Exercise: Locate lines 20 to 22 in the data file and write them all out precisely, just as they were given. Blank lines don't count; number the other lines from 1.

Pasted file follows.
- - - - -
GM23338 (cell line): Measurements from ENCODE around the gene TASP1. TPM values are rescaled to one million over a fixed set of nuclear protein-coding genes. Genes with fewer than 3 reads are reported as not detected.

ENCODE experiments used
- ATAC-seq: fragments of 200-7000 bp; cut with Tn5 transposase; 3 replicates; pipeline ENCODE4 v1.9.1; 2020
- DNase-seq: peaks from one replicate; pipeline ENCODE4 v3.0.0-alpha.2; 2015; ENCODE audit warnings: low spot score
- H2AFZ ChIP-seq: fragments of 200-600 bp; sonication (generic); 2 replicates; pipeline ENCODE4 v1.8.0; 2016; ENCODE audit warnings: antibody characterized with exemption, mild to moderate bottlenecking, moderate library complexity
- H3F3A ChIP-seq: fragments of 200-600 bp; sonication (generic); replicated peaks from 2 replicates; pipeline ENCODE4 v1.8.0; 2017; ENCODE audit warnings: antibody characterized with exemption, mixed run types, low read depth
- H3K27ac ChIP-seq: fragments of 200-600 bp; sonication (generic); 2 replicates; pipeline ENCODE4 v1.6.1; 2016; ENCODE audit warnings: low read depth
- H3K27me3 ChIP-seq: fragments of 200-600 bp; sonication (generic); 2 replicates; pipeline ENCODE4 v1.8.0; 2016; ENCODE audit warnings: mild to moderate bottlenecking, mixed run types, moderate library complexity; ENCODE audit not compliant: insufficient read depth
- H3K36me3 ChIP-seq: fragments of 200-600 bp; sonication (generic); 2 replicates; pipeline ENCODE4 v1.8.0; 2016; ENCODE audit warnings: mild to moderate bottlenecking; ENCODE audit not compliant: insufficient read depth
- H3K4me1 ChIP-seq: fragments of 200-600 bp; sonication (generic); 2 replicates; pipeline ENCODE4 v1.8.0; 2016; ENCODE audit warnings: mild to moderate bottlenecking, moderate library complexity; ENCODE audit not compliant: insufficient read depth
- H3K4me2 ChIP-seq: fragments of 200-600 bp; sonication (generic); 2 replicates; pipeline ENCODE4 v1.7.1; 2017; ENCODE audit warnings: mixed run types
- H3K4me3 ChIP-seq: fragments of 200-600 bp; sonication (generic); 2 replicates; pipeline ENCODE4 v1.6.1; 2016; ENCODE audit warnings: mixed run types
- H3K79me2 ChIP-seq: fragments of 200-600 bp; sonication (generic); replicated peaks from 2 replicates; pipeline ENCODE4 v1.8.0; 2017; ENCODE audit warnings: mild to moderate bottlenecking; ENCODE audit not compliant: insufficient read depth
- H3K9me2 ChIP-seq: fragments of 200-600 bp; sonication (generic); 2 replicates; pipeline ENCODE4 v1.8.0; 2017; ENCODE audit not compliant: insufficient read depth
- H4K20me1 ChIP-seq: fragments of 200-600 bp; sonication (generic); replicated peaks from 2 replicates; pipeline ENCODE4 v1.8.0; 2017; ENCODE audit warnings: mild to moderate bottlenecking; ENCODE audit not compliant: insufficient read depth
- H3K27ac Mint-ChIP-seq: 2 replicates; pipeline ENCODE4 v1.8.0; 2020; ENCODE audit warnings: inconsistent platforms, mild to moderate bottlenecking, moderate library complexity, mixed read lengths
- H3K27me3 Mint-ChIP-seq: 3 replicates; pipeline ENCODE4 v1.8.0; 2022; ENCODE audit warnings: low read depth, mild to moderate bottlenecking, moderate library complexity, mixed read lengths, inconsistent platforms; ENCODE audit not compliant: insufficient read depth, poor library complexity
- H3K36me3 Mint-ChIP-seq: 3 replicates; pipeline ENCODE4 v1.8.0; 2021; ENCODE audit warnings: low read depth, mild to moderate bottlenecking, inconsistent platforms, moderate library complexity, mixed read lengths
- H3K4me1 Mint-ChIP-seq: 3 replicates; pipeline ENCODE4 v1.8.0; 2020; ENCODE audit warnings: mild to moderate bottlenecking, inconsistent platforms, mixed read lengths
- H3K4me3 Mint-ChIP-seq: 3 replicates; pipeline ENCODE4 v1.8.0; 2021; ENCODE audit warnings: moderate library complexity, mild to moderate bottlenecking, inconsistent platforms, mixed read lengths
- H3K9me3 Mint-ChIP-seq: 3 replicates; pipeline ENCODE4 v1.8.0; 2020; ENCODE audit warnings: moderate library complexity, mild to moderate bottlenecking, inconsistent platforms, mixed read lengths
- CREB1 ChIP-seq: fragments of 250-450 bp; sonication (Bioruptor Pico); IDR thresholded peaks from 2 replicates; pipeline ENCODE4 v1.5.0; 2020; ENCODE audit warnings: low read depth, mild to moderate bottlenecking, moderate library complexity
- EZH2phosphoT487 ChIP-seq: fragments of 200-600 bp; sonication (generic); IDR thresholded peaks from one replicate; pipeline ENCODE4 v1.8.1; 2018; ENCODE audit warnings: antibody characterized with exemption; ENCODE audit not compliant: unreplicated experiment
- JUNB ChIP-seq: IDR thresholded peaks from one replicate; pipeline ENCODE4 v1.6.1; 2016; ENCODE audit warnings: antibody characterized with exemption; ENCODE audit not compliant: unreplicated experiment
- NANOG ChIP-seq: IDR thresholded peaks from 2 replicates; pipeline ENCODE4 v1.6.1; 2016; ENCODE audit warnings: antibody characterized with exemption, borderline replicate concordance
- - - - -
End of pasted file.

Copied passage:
- H3K4me3 Mint-ChIP-seq: 3 replicates; pipeline ENCODE4 v1.8.0; 2021; ENCODE audit warnings: moderate library complexity, mild to moderate bottlenecking, inconsistent platforms, mixed read lengths
- H3K9me3 Mint-ChIP-seq: 3 replicates; pipeline ENCODE4 v1.8.0; 2020; ENCODE audit warnings: moderate library complexity, mild to moderate bottlenecking, inconsistent platforms, mixed read lengths
- CREB1 ChIP-seq: fragments of 250-450 bp; sonication (Bioruptor Pico); IDR thresholded peaks from 2 replicates; pipeline ENCODE4 v1.5.0; 2020; ENCODE audit warnings: low read depth, mild to moderate bottlenecking, moderate library complexity